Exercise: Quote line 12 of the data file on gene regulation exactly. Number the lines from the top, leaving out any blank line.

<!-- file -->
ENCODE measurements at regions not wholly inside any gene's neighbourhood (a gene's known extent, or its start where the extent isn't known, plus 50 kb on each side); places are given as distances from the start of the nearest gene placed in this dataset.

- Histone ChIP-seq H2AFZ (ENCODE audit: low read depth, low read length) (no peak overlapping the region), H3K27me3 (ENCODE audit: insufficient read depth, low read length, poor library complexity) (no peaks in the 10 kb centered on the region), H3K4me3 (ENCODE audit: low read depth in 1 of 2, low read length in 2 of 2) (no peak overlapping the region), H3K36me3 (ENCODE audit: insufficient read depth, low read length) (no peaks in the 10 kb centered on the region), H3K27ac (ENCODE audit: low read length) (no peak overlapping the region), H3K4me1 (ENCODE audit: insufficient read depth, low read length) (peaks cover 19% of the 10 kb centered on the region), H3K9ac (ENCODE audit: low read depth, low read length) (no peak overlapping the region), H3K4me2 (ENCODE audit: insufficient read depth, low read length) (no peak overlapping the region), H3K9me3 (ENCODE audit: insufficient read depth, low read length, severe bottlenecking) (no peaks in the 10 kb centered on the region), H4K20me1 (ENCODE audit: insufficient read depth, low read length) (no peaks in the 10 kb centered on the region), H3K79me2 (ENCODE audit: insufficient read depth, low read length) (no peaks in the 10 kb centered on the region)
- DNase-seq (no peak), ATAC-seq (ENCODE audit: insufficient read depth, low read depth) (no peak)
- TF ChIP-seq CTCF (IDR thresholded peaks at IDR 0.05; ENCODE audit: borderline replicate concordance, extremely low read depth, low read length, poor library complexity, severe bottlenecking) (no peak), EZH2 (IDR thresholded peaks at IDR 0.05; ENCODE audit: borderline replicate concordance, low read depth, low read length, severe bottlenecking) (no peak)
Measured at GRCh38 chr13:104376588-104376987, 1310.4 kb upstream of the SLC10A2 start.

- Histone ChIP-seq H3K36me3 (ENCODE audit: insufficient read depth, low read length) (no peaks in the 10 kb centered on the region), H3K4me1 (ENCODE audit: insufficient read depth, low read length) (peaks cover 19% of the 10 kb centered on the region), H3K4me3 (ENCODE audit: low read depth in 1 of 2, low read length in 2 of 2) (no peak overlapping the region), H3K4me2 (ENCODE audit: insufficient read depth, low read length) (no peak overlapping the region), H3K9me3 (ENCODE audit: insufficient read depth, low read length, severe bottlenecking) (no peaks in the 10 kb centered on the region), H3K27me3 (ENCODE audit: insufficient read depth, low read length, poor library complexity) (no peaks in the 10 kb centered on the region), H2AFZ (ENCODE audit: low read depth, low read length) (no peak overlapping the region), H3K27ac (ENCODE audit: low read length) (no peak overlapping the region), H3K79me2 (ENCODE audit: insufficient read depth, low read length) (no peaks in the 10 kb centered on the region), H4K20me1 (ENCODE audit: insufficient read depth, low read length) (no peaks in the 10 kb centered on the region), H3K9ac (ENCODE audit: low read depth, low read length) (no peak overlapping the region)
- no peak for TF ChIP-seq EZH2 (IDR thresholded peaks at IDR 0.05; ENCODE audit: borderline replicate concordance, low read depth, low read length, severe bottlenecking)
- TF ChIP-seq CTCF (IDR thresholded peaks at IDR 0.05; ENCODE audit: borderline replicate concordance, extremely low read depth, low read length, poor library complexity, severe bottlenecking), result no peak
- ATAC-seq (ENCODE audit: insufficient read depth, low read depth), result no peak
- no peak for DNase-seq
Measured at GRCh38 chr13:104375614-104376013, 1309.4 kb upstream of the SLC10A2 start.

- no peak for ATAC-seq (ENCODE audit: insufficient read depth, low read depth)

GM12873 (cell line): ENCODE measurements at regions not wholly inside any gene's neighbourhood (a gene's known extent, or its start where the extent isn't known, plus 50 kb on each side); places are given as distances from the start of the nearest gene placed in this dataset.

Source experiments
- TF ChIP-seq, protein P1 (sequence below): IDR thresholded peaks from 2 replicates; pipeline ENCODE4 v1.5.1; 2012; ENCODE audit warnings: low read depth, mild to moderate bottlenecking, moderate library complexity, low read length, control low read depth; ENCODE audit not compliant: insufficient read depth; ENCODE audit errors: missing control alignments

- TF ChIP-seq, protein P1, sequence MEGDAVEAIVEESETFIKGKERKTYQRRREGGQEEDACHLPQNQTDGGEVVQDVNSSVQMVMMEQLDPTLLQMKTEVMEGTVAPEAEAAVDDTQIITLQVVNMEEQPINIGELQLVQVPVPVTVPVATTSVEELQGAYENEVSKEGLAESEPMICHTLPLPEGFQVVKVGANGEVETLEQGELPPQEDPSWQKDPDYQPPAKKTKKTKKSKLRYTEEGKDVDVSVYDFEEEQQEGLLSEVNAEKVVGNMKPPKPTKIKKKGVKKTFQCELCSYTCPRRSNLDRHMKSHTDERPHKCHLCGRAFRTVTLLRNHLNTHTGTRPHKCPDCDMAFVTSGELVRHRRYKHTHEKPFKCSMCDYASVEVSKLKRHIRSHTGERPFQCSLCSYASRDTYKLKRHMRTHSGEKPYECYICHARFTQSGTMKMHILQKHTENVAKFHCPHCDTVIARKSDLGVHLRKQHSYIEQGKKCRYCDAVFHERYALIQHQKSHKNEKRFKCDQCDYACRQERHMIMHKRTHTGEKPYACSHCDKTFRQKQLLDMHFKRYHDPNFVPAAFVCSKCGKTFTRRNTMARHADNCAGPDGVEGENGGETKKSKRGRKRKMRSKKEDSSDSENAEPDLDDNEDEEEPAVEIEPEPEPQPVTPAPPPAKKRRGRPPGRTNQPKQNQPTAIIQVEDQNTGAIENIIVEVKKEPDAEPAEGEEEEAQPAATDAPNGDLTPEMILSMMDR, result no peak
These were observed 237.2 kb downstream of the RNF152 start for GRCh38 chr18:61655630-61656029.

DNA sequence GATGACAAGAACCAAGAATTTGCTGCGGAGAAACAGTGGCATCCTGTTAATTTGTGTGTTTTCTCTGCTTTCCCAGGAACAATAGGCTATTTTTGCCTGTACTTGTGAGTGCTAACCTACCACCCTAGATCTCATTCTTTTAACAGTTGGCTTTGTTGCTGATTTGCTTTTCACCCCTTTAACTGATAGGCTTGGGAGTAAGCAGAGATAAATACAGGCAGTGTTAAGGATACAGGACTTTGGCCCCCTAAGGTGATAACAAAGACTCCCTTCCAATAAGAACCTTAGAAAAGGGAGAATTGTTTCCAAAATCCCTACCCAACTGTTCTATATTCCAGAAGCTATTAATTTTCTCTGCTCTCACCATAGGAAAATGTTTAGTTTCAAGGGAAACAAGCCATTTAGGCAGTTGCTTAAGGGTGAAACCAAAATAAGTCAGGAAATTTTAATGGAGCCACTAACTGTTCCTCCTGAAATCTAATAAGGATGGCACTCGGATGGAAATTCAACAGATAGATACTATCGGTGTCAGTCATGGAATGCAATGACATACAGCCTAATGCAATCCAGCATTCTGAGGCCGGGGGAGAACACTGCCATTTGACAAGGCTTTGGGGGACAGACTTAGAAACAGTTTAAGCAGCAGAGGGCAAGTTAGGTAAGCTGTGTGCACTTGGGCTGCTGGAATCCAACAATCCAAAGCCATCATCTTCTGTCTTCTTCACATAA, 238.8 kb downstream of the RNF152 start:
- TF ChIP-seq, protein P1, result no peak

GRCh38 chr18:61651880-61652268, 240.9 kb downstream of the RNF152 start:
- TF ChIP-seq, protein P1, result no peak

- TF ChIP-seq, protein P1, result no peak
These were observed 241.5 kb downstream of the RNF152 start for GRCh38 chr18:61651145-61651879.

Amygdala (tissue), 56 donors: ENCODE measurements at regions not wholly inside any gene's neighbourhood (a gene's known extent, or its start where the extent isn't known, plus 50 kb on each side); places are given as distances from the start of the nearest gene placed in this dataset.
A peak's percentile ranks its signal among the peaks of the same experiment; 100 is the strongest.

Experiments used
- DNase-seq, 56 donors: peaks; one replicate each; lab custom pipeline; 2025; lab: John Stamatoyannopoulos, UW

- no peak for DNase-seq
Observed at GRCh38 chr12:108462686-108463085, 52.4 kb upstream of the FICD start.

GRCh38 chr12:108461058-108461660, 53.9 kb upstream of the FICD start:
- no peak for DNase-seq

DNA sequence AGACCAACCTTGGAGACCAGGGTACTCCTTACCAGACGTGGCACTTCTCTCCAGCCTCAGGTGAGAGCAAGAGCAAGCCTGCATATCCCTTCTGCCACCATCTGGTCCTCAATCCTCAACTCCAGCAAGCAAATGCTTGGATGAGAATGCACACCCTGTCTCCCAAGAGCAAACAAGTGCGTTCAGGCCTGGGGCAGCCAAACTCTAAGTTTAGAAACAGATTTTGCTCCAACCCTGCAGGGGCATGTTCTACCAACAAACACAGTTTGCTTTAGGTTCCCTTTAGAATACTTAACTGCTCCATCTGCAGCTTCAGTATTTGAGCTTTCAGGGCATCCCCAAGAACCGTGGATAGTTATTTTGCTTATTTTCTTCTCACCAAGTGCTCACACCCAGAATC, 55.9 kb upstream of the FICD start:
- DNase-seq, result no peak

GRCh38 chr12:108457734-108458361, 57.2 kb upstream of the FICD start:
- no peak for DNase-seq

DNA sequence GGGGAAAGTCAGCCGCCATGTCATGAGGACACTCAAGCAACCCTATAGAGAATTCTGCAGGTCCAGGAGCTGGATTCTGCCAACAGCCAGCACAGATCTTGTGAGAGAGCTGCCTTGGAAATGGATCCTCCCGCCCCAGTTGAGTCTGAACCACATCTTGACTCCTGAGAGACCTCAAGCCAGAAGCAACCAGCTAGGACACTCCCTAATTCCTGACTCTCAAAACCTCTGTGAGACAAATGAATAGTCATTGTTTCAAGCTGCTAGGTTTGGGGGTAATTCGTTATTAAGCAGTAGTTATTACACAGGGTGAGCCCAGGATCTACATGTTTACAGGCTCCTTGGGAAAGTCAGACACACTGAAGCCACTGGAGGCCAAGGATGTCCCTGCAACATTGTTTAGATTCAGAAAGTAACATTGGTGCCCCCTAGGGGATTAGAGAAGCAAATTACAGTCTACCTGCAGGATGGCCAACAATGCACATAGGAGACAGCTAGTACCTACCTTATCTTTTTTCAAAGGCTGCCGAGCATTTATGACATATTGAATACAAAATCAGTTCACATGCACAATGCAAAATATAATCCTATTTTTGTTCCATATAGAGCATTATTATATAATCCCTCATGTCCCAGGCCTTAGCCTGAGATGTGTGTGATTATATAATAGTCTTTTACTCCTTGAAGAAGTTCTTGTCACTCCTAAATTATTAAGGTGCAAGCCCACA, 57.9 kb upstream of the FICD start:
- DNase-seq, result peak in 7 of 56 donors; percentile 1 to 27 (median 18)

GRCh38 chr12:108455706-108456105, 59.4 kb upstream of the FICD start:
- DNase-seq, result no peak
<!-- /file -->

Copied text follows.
- no peak for ATAC-seq (ENCODE audit: insufficient read depth, low read depth)